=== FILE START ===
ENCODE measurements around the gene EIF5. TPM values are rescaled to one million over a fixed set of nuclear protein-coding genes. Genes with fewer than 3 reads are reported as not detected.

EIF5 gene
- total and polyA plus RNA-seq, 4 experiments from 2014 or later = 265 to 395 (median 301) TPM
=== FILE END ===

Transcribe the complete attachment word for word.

ENCODE measurements around the gene EIF5. TPM values are rescaled to one million over a fixed set of nuclear protein-coding genes. Genes with fewer than 3 reads are reported as not detected.

EIF5 gene
- total and polyA plus RNA-seq, 4 experiments from 2014 or later = 265 to 395 (median 301) TPM